In terms of work, more than a quarter (27%) of all male Nesters were not working. Some were unemployed while others were not in the labor force, meaning that they were not seeking employment for any number of reasons. About 21% of the females living at home among Millennials were currently not working.

As noted above, some of the Millennial Nesters have actually gotten married and returned to (or perhaps never left) the nest. Females were far more likely to have been in this situation than males. While only about 4% of Nesters of both sexes indicate that they are presently married, 21% of females said that they were either divorced or currently separated from their spouse while still living at home with their parents. Only about 4% of males said that they were either currently divorced or separated. 

In comparing those Nesters who have at least an Associate's degree or higher to those with no college degree (but perhaps some college course work) those with college degrees were more likely to be employed than those without a degree (81% versus 73%).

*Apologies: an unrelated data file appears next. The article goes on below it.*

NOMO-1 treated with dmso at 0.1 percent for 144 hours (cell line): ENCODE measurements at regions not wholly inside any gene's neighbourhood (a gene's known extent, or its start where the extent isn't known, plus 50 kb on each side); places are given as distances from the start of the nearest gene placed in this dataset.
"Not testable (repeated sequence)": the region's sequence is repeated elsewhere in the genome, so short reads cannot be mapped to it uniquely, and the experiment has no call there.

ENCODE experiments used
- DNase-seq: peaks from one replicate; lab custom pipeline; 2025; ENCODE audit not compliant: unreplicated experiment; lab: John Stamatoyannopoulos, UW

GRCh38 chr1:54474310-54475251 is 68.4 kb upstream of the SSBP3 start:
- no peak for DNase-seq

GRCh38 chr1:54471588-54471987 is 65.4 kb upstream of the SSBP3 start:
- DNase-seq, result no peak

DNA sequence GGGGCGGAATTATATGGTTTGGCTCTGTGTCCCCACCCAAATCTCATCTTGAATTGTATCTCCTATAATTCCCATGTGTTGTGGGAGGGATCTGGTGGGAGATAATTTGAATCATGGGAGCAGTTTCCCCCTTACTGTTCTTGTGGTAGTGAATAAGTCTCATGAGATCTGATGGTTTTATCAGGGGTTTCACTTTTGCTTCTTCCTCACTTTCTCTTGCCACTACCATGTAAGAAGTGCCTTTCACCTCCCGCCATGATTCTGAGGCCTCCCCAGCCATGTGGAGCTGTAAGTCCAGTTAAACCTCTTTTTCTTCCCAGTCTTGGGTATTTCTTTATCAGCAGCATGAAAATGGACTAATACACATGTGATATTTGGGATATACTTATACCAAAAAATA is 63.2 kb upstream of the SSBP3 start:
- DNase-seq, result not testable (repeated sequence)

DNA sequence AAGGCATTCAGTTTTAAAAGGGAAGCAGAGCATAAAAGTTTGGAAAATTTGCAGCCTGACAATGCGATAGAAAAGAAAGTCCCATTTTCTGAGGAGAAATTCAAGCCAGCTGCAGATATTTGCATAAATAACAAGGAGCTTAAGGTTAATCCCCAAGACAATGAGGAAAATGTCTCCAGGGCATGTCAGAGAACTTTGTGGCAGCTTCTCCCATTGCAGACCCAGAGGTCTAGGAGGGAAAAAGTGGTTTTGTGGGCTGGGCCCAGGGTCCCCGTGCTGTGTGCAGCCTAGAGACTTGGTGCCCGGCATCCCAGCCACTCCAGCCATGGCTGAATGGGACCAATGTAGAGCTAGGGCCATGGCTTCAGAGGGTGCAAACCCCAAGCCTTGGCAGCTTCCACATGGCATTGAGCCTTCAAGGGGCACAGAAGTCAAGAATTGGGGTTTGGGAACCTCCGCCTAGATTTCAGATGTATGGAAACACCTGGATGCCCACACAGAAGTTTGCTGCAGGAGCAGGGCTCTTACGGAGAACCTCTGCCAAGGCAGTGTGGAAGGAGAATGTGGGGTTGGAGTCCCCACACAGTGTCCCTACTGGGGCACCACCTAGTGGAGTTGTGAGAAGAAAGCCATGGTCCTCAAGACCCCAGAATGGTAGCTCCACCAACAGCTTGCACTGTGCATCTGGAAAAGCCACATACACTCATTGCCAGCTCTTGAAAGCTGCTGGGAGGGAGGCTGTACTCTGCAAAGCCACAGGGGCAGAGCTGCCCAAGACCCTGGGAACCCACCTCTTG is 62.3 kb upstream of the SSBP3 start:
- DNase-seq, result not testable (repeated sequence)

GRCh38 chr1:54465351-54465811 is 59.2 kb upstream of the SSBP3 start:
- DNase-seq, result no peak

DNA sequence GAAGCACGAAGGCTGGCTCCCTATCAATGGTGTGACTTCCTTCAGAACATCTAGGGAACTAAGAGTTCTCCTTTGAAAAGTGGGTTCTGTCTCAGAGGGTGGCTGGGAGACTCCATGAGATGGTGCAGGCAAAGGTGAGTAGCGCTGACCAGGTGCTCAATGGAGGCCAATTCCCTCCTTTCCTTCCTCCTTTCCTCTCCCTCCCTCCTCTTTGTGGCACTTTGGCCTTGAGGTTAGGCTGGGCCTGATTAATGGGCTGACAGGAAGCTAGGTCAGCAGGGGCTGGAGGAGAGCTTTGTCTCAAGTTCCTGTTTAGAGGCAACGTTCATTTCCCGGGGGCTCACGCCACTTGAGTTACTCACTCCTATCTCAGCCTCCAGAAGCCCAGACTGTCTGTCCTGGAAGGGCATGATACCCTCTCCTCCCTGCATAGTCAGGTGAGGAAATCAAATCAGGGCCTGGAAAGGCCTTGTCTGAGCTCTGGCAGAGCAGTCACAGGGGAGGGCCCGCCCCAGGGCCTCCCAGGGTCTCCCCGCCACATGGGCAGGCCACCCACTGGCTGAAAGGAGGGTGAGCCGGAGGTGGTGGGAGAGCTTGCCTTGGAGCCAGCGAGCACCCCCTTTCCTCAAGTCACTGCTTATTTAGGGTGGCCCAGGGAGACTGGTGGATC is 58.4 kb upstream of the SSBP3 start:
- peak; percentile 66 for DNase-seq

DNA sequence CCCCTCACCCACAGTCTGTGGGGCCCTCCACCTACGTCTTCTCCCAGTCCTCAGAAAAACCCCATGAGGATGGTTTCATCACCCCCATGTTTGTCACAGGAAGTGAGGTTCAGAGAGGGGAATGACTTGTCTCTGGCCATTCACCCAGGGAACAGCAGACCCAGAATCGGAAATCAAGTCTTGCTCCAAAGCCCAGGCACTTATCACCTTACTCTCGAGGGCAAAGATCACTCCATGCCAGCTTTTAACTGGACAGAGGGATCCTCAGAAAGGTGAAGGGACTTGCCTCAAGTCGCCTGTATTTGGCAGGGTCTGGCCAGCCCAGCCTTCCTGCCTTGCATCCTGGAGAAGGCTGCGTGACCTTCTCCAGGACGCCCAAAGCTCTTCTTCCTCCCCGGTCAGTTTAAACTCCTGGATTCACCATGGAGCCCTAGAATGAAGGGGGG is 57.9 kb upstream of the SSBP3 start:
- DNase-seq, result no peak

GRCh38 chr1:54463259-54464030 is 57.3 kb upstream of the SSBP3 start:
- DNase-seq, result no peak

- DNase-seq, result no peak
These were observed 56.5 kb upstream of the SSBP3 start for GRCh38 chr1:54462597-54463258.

When it comes to ever having been married (either currently married or currently separated or divorced) Nesters without a college degree were more than twice as likely to have ever entered into matrimony. Around 17% of these less educated Nesters have been married and still live at home; only about 8% of Nesters with an Associate's degree or higher were living in the parents' homes while either presently married or having been married in the past.

Females were more likely to have gotten some sort of college degree than their male counterparts. Thirty-five percent (35%) of females who still lived at home with their parents had a college degree; around 28% of males had an Associate's degree or higher.

Probably one of the most interesting, and maybe concerning, pieces found in the data was the percentage of Millennial Nesters who are doing nothing: they are not taking college courses, they are not employed or they are not part of the work force due to other reasons.

Almost one out of five Nesters (19.4%) are doing nothing at the present moment. As the graph below points out, most are young males without any type of college degree. Compared to the general population of Nesters, a similar number said that they had ever been married.

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Wednesday, July 16, 2014

ZIP Code Business Patterns